I’d seen images of John Hartman’s work before. Great bird’s eye views of landscapes and cities in autumnal reds and blues. But it wasn’t until I stood before one of the canvasses from his new Cities series of paintings, that I fully experienced it. I was reminded of the hours I had spent, as a kid, pouring over every detail in aerial photos of cities from around the world. Hartman’s paintings are like those old images, only better: sensual and exhilarating, they bring the city to life in a way that is impossible to achieve by photograph.
Hartman, a native of lake country Ontario, has been painting natural scenes for decades, but in the early 1980s, he started to experiment. By combining a variety of perspectives, he created complex works that brimmed with nuance, detail, information and historical narrative—all of them presented in the form of an aerial image. “When I was a teenager, I used to have dreams I was flying over landscapes,” he tells me from his studio in Lafontaine, Ontario. “They would roll underneath me just like I was a movie camera.”
His move from painting natural scenes to cityscapes was gradual but, in a way, inevitable. “I had always been painting communities in the landscape in my earlier work. I sort of went from little outport communities to towns to cities, so it was a fairly natural kind of progression.” In 2006, Scotiabank, looking for a way to mark its 175th anniversary, commissioned Hartman to paint Halifax, the city where the bank was founded in 1832. The end result was a triptych that weaved narrative and historical threads into the city’s fabric; a dense, captivating work in which Halifax appears visceral and alive.
Halifax from Dartmouth led to paintings of more cities: Montreal, Toronto, Calgary, Vancouver, London, Glasgow, New York. Jane Nokes, Scotiabank’s chief archivist, was responsible for introducing Hartman to the bank. In 1999, she worked with him to produce Big North, a series of landscape paintings. Now, she is accompanying his latest work as it travels from city to city across the country. “John’s work has excited me from the start,” she said, gesturing to the paintings around us at Hartman’s Montreal exhibition. “They just about throb. The bridges and the arteries are real, they just look like living, palpitating beings rather than the flattened-out cityscape we’re used to.”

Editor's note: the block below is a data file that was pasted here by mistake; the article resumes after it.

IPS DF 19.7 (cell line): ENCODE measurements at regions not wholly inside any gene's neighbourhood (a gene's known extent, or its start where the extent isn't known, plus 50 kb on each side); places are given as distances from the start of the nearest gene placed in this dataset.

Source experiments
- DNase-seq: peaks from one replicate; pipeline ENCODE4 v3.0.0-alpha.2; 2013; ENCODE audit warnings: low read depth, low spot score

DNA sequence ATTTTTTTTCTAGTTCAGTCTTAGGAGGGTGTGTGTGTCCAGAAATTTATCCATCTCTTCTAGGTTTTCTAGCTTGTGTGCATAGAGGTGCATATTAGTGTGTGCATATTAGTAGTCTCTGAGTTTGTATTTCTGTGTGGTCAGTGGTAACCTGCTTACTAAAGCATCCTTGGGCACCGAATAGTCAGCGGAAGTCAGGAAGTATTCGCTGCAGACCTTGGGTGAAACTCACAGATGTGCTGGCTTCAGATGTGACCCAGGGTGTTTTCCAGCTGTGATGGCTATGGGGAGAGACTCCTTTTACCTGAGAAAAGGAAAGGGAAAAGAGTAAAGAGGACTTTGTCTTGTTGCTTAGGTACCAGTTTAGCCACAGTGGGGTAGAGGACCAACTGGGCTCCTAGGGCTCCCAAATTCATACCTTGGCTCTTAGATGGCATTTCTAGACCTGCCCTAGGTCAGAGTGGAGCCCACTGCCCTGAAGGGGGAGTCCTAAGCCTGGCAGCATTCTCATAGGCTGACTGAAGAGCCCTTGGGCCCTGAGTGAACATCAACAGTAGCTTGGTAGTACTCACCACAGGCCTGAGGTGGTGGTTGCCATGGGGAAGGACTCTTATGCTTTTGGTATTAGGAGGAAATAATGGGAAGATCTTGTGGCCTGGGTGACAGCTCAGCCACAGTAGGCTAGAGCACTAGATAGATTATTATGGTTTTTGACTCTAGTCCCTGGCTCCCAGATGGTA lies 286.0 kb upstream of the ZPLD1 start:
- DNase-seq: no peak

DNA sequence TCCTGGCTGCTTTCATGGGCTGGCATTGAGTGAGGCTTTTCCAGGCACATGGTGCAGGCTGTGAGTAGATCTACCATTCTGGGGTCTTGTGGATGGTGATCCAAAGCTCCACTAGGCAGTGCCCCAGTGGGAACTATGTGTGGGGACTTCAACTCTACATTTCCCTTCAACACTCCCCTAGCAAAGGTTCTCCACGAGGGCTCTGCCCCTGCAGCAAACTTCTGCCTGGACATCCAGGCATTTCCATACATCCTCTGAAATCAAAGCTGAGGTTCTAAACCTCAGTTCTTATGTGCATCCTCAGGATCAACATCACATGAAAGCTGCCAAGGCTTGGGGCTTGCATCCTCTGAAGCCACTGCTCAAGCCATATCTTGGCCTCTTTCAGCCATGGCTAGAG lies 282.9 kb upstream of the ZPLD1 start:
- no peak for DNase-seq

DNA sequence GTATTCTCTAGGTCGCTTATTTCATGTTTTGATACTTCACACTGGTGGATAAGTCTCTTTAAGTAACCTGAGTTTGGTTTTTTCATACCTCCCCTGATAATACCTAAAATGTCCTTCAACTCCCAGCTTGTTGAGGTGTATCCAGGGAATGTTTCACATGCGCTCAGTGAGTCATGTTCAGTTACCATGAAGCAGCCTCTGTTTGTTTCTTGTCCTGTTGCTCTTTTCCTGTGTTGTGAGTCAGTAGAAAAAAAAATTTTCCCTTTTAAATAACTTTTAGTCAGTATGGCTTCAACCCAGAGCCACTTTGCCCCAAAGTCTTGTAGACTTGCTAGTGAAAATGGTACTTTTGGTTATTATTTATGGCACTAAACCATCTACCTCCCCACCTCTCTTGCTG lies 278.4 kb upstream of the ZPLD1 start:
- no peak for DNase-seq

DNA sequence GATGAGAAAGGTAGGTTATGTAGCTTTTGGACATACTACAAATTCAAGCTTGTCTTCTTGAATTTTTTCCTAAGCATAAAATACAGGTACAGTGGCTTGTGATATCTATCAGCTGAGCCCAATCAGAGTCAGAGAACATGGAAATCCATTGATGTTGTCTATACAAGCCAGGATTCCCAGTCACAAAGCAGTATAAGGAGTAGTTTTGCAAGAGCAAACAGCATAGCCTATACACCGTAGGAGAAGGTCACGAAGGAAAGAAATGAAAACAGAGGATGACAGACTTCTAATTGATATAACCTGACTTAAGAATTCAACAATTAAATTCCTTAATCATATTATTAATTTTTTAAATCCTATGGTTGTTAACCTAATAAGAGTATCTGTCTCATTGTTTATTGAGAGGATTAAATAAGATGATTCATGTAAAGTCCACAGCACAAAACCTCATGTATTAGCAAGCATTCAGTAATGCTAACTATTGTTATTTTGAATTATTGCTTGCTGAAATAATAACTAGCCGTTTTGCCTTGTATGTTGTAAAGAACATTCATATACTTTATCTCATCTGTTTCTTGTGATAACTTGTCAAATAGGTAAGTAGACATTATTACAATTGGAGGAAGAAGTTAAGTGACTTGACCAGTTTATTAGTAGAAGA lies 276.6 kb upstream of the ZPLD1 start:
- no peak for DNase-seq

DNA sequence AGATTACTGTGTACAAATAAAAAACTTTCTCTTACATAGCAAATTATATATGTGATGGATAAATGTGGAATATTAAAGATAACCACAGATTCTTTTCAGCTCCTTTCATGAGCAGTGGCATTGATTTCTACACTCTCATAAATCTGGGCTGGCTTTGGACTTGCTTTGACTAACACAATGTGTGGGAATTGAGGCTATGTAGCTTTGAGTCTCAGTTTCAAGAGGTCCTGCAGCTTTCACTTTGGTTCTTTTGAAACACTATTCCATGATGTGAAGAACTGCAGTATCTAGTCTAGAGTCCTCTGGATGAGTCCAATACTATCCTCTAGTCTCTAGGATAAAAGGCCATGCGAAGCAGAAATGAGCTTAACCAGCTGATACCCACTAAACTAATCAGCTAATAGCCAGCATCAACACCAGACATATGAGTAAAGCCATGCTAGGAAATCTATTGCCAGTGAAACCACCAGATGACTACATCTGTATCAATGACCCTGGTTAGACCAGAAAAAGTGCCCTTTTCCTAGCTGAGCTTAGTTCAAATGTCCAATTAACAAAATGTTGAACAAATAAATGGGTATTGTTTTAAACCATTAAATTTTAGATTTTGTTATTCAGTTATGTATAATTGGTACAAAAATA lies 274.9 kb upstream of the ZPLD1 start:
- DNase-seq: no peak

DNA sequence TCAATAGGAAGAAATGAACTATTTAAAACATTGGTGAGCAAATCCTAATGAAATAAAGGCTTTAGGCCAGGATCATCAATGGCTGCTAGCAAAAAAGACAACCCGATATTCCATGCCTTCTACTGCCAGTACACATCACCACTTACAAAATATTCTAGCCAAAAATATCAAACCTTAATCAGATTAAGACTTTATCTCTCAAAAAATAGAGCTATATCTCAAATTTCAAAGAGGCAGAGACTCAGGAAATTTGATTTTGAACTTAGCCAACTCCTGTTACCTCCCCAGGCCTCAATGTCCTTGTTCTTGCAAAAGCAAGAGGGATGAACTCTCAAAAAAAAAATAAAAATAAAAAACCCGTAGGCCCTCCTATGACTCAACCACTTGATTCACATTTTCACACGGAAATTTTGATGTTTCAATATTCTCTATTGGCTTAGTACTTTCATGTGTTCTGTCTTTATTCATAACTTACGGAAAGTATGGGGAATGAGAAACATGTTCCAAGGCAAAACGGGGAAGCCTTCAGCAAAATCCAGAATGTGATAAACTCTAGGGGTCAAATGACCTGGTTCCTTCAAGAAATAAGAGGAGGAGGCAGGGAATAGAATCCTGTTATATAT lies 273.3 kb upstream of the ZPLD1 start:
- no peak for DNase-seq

The most interesting thing about Hartman’s cities is that they are at once incredibly detailed yet also quite abstract. In the foreground of Montreal Highway 20 and Lachine Canal, we see the octopus tentacles of the Turcot Interchange elevated high above the Lachine Canal and a jumble of roads and railways. The canal is an icy, ethereal blue; the roads blood red. In the distance, the St. Lawrence River appears dark and foreboding. Mount Royal looms over downtown skyscrapers; beyond that, the city’s veins and arteries bleed into the horizon’s graceful curve.
In all of his Montreal paintings, Hartman emphasizes the port, the grain silos, the bridges and the waterways—the broad sweep of the industrial city. “I generally make the roads, railroads and bridges bigger and wider than they actually are,” he says. “If you compare from a photograph taken at the same viewpoint, they’ve been exaggerated.” This fascination with infrastructure reflects, in part, the variety of sources from which Hartman draws. In preparing for each painting, he not only views the city from above, in an airplane or from the top of buildings, but he also wanders through its streets, collects old photos and postcards and tries to gain a sense of its past.
Before the St. Lawrence Seaway opened in the 1950s, the Lachine Canal was the main route around the Lachine Rapids. Montreal’s port has particular significance to Hartman. All of the port facilities interest him, in particular the docks and grain elevators, and spots that remind him of the harbour near his childhood home in Midland, Ontario.
“Grain would move down to Thunder Bay, be warehoused in grain elevators, be put on ships to Midland, put on railroad to Montreal and then put on ocean-going ships. I grew up with that history.”
That history has found its way into his paintings. In The New Port, the eye is drawn to the docks, cranes and grain elevators that loom over Montreal’s east end, its massive scale a rebuke to the miniaturized old port visible in the background.
But historical narratives are just one element of Hartman’s work, which also draws from the natural landscape and the distortions of his own memories. Perhaps the clearest expression of the various themes at play in his paintings is Halifax from Dartmouth, the triptych commissioned by Scotiabank. Centered on the port facilities of Halifax’s North End, bracketed by the spans of the Macdonald and Mackay bridges, the impression is that of a city seething with energy. A World War II convoy—dozens of grey ships—waits in Bedford Basin; smoke from the 1919 Halifax Explosion drifts up over the city. The undulating landscape looks restless, as if it is about to heave the tumultuous city off its back. Hartman explains that research for this work did not involve any photographic sources. “I had to really totally imagine the city from the point of view that I picked,” he says.
Ironically, Hartman’s aerial perspective, rather than distancing you from the city, pulls you right into it. You can easily lose yourself in the bridges, smokestacks, skyscrapers and hills of his urban landscapes. And so, just as I did with those photos I loved as a child, I dove into Hartman’s cities and devoured every detail.